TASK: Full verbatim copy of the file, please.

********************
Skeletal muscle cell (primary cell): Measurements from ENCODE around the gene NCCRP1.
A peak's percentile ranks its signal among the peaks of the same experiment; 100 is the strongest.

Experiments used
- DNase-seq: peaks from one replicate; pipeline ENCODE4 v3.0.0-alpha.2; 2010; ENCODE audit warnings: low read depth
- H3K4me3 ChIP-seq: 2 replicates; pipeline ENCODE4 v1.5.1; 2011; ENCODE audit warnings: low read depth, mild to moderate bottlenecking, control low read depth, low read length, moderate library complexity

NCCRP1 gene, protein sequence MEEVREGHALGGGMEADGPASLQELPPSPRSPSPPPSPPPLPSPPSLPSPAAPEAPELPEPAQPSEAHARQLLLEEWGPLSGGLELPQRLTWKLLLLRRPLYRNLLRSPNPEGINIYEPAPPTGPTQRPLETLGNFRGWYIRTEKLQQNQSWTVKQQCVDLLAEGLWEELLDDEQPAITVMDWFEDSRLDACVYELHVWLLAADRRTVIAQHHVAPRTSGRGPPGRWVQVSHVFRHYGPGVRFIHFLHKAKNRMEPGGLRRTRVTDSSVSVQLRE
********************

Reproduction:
Skeletal muscle cell (primary cell): Measurements from ENCODE around the gene NCCRP1.
A peak's percentile ranks its signal among the peaks of the same experiment; 100 is the strongest.

Experiments used
- DNase-seq: peaks from one replicate; pipeline ENCODE4 v3.0.0-alpha.2; 2010; ENCODE audit warnings: low read depth
- H3K4me3 ChIP-seq: 2 replicates; pipeline ENCODE4 v1.5.1; 2011; ENCODE audit warnings: low read depth, mild to moderate bottlenecking, control low read depth, low read length, moderate library complexity

NCCRP1 gene, protein sequence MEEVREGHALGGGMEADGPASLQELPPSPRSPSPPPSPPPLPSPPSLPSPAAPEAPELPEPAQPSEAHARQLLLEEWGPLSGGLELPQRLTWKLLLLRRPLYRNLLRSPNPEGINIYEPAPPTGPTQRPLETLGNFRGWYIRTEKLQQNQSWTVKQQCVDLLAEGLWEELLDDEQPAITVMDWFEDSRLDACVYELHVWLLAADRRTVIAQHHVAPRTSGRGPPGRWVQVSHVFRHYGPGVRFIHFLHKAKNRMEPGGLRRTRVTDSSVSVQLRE